The Impeachment of Abraham Lincoln: A Novel

I had to visit the Library the other day because I did not have anything to read.  I finished Medusa by Michael Dibdin recently.  It started off kind of slow because it was culturally a little foreign to me.  I had to translate various Italian phrases.  The novel involved the discovery of a body some thirty years after the individual met a tragic end.  His fate was intertwined with a number of the characters in the book's fates.  I returned a few CD's also before the late fees hit.  Thank goodness for e-mail alerts.

I wanted to pick up a book by James Patterson but I am in the habit of finishing those in two days or less.  The Quickie was an intriguing read with murder and mayhem and a number of interesting plot twists.  It was more layers to it than the title implies.  I was looking for something recent by Eric Jerome Dickey but he must be in the middle of something intense.  A Wanted Woman made me want to pass out.  Hence, I am trying to finish The Impeachment of Abraham Lincoln by Stephen L. Carter.  Mr. Carter is an African American Author who has penned a very intriguing novel with a number of interesting historical reference points.

One of the main characters in the book is Abigail Conner.  She is a young African American female who has finished undergraduate studies at Oberlin College in Ohio.  Oberlin is notable for having been the first American institution of higher learning to admit female and black students in addition to white males.  George Vashon was its first black graduate.  He became one of the founding professors of Howard University and was the first black lawyer admitted to the bar in New York state.  Ms. Conner received a less than friendly reception upon her arrival at work.  Even with her credentials and sharp intellect, she is relegated to housekeeping duties upon her arrival at Dennard & McShane law firm.  Perish the thought to think that in 1867, ninety-six years before I was born, a 'negress' as she is referred to, dares to prepare for the bar.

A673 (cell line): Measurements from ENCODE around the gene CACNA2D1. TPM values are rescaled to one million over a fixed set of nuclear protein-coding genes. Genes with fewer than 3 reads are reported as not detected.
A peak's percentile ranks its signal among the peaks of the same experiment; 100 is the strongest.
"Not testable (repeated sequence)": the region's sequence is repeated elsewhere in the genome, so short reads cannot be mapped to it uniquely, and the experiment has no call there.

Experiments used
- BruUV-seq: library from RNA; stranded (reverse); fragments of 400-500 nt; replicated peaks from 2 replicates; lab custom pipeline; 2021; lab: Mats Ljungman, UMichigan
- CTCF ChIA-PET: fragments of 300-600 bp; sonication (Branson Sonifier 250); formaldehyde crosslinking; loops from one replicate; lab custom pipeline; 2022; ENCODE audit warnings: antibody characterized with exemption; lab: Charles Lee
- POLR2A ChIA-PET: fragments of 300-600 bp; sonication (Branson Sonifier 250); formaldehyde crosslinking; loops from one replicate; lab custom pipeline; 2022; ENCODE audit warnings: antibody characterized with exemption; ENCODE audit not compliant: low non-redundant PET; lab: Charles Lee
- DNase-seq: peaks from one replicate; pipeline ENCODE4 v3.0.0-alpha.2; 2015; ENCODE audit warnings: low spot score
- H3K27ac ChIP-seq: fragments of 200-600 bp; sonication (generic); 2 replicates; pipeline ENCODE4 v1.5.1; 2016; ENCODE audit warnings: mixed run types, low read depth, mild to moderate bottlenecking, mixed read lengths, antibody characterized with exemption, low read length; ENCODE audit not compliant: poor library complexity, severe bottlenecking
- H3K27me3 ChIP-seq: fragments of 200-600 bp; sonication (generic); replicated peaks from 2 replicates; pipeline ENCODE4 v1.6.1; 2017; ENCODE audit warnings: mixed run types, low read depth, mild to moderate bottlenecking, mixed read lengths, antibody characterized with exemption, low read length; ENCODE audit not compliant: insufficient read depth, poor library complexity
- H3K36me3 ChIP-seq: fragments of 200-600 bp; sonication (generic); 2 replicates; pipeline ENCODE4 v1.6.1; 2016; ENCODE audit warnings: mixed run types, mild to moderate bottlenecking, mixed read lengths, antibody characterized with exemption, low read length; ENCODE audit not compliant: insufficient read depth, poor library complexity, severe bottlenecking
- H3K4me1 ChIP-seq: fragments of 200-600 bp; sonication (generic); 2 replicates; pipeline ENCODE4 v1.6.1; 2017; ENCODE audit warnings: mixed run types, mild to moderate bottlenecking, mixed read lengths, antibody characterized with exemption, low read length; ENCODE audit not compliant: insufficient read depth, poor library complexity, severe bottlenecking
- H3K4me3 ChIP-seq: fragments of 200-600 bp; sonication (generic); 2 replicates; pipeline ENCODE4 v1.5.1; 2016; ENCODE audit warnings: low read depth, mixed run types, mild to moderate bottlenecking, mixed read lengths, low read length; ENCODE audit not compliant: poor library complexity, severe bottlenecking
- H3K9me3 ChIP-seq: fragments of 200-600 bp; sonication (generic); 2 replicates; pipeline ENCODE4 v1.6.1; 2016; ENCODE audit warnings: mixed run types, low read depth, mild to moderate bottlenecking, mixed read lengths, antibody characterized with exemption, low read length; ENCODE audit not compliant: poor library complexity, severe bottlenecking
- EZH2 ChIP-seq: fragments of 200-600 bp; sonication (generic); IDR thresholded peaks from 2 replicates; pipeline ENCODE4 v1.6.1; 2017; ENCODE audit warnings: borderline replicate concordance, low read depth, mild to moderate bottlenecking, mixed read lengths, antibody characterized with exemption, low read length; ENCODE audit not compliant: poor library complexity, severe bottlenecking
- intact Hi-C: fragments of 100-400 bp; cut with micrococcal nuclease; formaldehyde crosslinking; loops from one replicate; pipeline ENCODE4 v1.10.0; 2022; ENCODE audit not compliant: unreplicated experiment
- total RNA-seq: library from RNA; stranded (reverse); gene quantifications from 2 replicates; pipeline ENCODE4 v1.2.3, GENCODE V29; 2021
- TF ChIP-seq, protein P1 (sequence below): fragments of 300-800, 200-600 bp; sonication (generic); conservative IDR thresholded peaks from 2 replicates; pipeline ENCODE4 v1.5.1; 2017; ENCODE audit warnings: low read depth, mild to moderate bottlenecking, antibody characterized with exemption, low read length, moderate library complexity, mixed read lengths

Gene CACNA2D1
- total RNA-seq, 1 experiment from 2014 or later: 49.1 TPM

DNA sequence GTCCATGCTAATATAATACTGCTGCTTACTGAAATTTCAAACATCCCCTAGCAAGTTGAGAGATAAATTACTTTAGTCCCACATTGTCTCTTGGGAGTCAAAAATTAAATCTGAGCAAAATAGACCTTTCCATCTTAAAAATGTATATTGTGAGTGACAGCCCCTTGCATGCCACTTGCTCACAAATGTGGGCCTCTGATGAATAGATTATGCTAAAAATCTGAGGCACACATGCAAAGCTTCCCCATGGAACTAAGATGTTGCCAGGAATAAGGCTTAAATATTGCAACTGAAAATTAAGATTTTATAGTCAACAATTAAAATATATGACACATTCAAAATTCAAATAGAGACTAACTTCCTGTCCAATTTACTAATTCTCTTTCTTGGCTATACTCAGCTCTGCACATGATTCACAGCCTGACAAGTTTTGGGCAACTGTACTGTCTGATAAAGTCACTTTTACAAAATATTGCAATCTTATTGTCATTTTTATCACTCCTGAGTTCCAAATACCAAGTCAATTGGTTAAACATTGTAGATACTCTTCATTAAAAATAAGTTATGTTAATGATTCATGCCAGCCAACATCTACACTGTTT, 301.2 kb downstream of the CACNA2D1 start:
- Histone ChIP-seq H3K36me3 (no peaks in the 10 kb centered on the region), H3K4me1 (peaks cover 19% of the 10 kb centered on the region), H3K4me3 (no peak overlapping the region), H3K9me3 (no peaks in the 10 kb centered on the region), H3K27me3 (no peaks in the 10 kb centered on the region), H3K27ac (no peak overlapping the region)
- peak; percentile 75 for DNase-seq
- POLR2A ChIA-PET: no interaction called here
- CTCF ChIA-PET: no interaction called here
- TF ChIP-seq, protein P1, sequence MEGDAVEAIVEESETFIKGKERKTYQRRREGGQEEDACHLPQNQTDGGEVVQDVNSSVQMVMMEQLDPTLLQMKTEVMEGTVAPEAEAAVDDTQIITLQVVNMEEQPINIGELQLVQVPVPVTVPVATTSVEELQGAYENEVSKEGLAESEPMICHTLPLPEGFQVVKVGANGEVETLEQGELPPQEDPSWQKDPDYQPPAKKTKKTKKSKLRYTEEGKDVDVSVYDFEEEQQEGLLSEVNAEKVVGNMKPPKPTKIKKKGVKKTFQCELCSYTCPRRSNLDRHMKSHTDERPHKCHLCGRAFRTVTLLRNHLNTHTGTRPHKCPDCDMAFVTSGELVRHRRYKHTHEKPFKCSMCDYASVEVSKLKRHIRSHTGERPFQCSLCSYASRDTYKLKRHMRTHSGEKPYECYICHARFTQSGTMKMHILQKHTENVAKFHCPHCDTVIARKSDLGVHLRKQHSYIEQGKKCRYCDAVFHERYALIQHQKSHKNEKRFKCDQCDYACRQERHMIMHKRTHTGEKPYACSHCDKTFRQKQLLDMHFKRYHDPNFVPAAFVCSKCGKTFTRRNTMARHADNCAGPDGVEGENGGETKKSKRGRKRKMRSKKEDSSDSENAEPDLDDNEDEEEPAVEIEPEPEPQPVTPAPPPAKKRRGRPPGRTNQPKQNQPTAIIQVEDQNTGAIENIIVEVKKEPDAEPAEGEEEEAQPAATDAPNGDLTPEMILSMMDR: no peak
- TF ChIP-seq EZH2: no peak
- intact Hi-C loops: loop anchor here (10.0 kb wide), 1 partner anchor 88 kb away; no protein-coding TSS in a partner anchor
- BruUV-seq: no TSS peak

One of the twists of the book is that President Lincoln actually survived the assassination attempt by John Wilkes Booth.  I thought it was a corny concept before I picked up the book.  There was another novel by David Baldacci just staring at me.  For whatever reason, I perused the pages and began my present journey.  President Lincoln is being bought up on impeachment charges for a number of reasons.  Many sitting senators feel that he has overstepped his bounds by utilizing the military to advance his objectives.  Also, many Radical Republicans feel that he is not being tough enough on the Southern states that dared to secede from the Union.  His wife has died in the novel and he seems to be a shell of his former self.  Danger and intrigue lurks at every turn.

One of the partners of the law firm was murdered with what was supposedly an African American prostitute early on in the novel.  Abigail has begun her own investigation and she seems to notice some inconsistencies with the investigation by Inspector Varak.  Eventually, the brothel of Madame Sophie is burned to the ground in the novel.  I am at the point in the novel now where the trial has begun.  I understand historically that the end of the Civil War was not the end of the troubles for former slaves and for what really happened to President Lincoln.  It is interesting to read this Author's take on an alternate reality to our History.  I will report back on my opinion as to the conclusion of this novel.

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